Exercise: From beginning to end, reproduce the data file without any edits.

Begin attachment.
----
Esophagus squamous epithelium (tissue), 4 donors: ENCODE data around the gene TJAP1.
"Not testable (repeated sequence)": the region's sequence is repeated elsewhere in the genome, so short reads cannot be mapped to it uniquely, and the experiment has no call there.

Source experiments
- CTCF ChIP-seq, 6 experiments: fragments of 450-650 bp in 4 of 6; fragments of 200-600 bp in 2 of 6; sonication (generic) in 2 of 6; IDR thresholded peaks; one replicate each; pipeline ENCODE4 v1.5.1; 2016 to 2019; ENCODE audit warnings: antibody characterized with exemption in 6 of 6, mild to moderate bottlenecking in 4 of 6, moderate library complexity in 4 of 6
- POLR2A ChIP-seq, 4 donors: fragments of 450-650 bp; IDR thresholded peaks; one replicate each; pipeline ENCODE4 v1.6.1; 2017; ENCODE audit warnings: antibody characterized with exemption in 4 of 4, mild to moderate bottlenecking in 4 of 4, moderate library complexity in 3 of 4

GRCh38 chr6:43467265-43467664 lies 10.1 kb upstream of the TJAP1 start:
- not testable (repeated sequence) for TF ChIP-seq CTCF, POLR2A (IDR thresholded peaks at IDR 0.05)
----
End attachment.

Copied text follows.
Esophagus squamous epithelium (tissue), 4 donors: ENCODE data around the gene TJAP1.
"Not testable (repeated sequence)": the region's sequence is repeated elsewhere in the genome, so short reads cannot be mapped to it uniquely, and the experiment has no call there.

Source experiments
- CTCF ChIP-seq, 6 experiments: fragments of 450-650 bp in 4 of 6; fragments of 200-600 bp in 2 of 6; sonication (generic) in 2 of 6; IDR thresholded peaks; one replicate each; pipeline ENCODE4 v1.5.1; 2016 to 2019; ENCODE audit warnings: antibody characterized with exemption in 6 of 6, mild to moderate bottlenecking in 4 of 6, moderate library complexity in 4 of 6
- POLR2A ChIP-seq, 4 donors: fragments of 450-650 bp; IDR thresholded peaks; one replicate each; pipeline ENCODE4 v1.6.1; 2017; ENCODE audit warnings: antibody characterized with exemption in 4 of 4, mild to moderate bottlenecking in 4 of 4, moderate library complexity in 3 of 4

GRCh38 chr6:43467265-43467664 lies 10.1 kb upstream of the TJAP1 start:
- not testable (repeated sequence) for TF ChIP-seq CTCF, POLR2A (IDR thresholded peaks at IDR 0.05)